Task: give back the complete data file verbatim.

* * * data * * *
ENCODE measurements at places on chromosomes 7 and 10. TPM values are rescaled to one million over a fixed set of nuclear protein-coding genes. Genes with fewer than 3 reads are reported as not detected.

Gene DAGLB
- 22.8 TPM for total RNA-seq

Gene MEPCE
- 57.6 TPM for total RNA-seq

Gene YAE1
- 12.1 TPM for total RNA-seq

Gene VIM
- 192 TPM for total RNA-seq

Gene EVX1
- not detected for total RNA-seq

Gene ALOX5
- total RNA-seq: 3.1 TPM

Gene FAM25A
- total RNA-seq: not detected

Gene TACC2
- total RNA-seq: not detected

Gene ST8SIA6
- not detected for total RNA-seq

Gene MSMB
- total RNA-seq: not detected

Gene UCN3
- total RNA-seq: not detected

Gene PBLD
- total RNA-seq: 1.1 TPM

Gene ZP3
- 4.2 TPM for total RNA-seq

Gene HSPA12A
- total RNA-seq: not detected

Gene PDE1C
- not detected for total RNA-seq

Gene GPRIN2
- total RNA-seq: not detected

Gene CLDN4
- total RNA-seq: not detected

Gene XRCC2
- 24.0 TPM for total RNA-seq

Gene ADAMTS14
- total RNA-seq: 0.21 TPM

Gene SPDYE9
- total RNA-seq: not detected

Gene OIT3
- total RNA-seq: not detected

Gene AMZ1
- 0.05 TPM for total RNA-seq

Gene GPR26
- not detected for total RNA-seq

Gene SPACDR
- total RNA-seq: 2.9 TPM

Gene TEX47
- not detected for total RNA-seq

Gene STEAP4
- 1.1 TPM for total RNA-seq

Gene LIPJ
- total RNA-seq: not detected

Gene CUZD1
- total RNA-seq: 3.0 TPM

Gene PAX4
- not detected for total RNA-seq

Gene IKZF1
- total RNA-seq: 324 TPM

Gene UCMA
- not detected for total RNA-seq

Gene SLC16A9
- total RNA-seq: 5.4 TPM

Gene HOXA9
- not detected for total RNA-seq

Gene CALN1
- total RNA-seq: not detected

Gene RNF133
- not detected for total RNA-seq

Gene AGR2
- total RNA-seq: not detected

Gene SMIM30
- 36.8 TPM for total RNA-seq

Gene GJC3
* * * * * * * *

ENCODE measurements at places on chromosomes 7 and 10. TPM values are rescaled to one million over a fixed set of nuclear protein-coding genes. Genes with fewer than 3 reads are reported as not detected.

Gene DAGLB
- 22.8 TPM for total RNA-seq

Gene MEPCE
- 57.6 TPM for total RNA-seq

Gene YAE1
- 12.1 TPM for total RNA-seq

Gene VIM
- 192 TPM for total RNA-seq

Gene EVX1
- not detected for total RNA-seq

Gene ALOX5
- total RNA-seq: 3.1 TPM

Gene FAM25A
- total RNA-seq: not detected

Gene TACC2
- total RNA-seq: not detected

Gene ST8SIA6
- not detected for total RNA-seq

Gene MSMB
- total RNA-seq: not detected

Gene UCN3
- total RNA-seq: not detected

Gene PBLD
- total RNA-seq: 1.1 TPM

Gene ZP3
- 4.2 TPM for total RNA-seq

Gene HSPA12A
- total RNA-seq: not detected

Gene PDE1C
- not detected for total RNA-seq

Gene GPRIN2
- total RNA-seq: not detected

Gene CLDN4
- total RNA-seq: not detected

Gene XRCC2
- 24.0 TPM for total RNA-seq

Gene ADAMTS14
- total RNA-seq: 0.21 TPM

Gene SPDYE9
- total RNA-seq: not detected

Gene OIT3
- total RNA-seq: not detected

Gene AMZ1
- 0.05 TPM for total RNA-seq

Gene GPR26
- not detected for total RNA-seq

Gene SPACDR
- total RNA-seq: 2.9 TPM

Gene TEX47
- not detected for total RNA-seq

Gene STEAP4
- 1.1 TPM for total RNA-seq

Gene LIPJ
- total RNA-seq: not detected

Gene CUZD1
- total RNA-seq: 3.0 TPM

Gene PAX4
- not detected for total RNA-seq

Gene IKZF1
- total RNA-seq: 324 TPM

Gene UCMA
- not detected for total RNA-seq

Gene SLC16A9
- total RNA-seq: 5.4 TPM

Gene HOXA9
- not detected for total RNA-seq

Gene CALN1
- total RNA-seq: not detected

Gene RNF133
- not detected for total RNA-seq

Gene AGR2
- total RNA-seq: not detected

Gene SMIM30
- 36.8 TPM for total RNA-seq

Gene GJC3